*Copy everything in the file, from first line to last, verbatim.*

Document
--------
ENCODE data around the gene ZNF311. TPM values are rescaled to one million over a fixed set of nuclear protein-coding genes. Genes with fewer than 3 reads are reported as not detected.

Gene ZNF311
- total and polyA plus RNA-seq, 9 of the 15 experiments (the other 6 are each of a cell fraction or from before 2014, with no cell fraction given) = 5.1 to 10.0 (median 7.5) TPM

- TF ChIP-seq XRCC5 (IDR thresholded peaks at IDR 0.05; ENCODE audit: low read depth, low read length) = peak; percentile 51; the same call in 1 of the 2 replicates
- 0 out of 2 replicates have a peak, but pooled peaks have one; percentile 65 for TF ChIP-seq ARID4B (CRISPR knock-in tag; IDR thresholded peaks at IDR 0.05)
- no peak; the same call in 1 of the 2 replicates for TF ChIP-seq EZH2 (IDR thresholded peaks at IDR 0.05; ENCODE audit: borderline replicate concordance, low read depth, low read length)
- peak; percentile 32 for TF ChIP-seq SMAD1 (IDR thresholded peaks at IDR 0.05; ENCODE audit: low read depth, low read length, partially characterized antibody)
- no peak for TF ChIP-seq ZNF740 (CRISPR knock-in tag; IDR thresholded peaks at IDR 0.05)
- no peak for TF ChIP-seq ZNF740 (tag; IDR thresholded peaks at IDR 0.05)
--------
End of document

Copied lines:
ENCODE data around the gene ZNF311. TPM values are rescaled to one million over a fixed set of nuclear protein-coding genes. Genes with fewer than 3 reads are reported as not detected.

Gene ZNF311
- total and polyA plus RNA-seq, 9 of the 15 experiments (the other 6 are each of a cell fraction or from before 2014, with no cell fraction given) = 5.1 to 10.0 (median 7.5) TPM

- TF ChIP-seq XRCC5 (IDR thresholded peaks at IDR 0.05; ENCODE audit: low read depth, low read length) = peak; percentile 51; the same call in 1 of the 2 replicates
- 0 out of 2 replicates have a peak, but pooled peaks have one; percentile 65 for TF ChIP-seq ARID4B (CRISPR knock-in tag; IDR thresholded peaks at IDR 0.05)
- no peak; the same call in 1 of the 2 replicates for TF ChIP-seq EZH2 (IDR thresholded peaks at IDR 0.05; ENCODE audit: borderline replicate concordance, low read depth, low read length)
- peak; percentile 32 for TF ChIP-seq SMAD1 (IDR thresholded peaks at IDR 0.05; ENCODE audit: low read depth, low read length, partially characterized antibody)
- no peak for TF ChIP-seq ZNF740 (CRISPR knock-in tag; IDR thresholded peaks at IDR 0.05)
- no peak for TF ChIP-seq ZNF740 (tag; IDR thresholded peaks at IDR 0.05)